That’s the scenario described in a new paper by two researchers in Switzerland, titled, When Your Sensor Earns Money: Exchanging Data for Cash with Bitcoin. The paper was presented at UbiComp, an annual conference on ‘ubiquitous and pervasive’ computing organised by the Association for Computing Machinery. The event was held in Seattle last month.

The paper sketches a theoretical framework for sensors to interact with the bitcoin block chain and to receive payments in exchange for their data. This would solve the current problem of growing but silo-ed sensor networks whose owners have no incentive to share their data, the paper says. The authors write:

“There is no way for third parties to leverage today’s sensor deployments considerably. […] Attaching a bitcoin address to a sensor could empower the sensor immediately to take part in a worldwide data market.”

The paper’s authors are Dominic Wörner and Thomas von Bomhard, researchers at the Bosch Internet of Things and Services Lab at the University of St. Gallen.

Helping sensors get paid

The authors describe a framework consisting of software for the sensor and the human data customer, the bitcoin network and a sensor repository that would list all sensors who wish to sell their data and their bitcoin wallet addresses.

A data buyer would check the sensor repository to browse the available data. Once a piece of data has been selected, she would send bitcoin to that sensor’s wallet.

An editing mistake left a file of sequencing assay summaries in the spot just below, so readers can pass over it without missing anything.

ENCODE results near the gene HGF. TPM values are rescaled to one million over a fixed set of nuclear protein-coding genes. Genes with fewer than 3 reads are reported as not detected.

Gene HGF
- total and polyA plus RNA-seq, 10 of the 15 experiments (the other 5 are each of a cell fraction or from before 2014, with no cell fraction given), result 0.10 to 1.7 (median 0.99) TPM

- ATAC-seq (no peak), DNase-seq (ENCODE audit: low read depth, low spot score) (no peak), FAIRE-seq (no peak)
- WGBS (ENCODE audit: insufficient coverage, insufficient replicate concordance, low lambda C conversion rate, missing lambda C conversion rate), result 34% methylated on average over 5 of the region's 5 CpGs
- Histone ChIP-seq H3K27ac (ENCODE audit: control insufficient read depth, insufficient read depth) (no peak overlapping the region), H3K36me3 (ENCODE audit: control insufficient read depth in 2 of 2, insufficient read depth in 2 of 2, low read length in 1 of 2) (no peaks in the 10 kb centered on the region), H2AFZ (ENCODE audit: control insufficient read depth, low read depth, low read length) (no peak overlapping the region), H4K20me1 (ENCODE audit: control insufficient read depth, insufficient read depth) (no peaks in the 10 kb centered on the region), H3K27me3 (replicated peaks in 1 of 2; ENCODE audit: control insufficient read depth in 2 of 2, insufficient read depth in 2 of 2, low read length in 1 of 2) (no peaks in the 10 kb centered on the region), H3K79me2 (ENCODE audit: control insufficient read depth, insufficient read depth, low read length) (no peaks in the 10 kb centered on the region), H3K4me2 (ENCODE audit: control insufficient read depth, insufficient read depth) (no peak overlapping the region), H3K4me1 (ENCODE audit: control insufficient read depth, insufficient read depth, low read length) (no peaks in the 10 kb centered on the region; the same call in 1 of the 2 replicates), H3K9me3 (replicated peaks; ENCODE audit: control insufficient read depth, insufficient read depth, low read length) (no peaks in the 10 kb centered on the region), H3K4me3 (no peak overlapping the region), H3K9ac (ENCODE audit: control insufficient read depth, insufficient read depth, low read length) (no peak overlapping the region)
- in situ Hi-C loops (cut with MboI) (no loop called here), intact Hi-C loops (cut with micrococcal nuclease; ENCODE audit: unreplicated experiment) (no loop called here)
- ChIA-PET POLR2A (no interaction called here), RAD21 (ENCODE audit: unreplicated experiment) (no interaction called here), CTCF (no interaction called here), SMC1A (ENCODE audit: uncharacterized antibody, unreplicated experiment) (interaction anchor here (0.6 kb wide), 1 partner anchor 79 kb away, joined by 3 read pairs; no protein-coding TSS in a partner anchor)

When the sensor has received payment, it would send the data to the buyer over the bitcoin network using the OP_RETURN field. The data would be written to OP_RETURN and included in the block chain.

The authors say this is a framework for ‘sensing-as-a-service’, a play on the popular software-as-a-service model deployed by firms like

They point out that their current framework has several problems, including bloating the block chain with sold data and leaving the data open to free-riding because it’s publicly viewable on the block chain.

Still, they remain optimistic about the chances for a “world-wide data market”, concluding:

“We expect it is only a matter of time until machines not only exchange data but also money. This opens up a whole new dimension for ubiquitous computing.”

Bosch, an engineering and electronics conglomerate headquartered in Stuttgart, Germany,  is not the only corporation looking at bitcoin and the Internet of Things. Technology giant IBM revealedlast month that it too is developing an open-source platform called Adept that will use block chain technology.

10 best mobile apps for students

The lazy days of summer are over and it’s time to go back to school. That means it’s also time to top off your tablet or smartphone with the tools you need to succeed. We combed through the glut of educational apps in search of some that will help you manage your course load, prepare for exams, and even get you to class on time. These 10 made our Dean’s List.